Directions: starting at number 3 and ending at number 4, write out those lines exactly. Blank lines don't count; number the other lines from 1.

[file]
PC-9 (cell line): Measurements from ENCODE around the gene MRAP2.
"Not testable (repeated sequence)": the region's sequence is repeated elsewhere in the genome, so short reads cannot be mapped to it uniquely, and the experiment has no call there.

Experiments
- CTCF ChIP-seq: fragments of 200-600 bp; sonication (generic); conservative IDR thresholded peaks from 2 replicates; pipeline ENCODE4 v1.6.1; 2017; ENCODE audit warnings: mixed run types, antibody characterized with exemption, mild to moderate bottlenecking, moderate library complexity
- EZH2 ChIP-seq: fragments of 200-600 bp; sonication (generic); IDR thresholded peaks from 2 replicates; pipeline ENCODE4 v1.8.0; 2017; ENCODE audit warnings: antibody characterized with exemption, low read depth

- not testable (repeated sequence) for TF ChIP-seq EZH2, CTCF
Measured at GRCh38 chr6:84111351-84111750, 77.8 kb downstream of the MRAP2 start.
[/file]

Experiments
- CTCF ChIP-seq: fragments of 200-600 bp; sonication (generic); conservative IDR thresholded peaks from 2 replicates; pipeline ENCODE4 v1.6.1; 2017; ENCODE audit warnings: mixed run types, antibody characterized with exemption, mild to moderate bottlenecking, moderate library complexity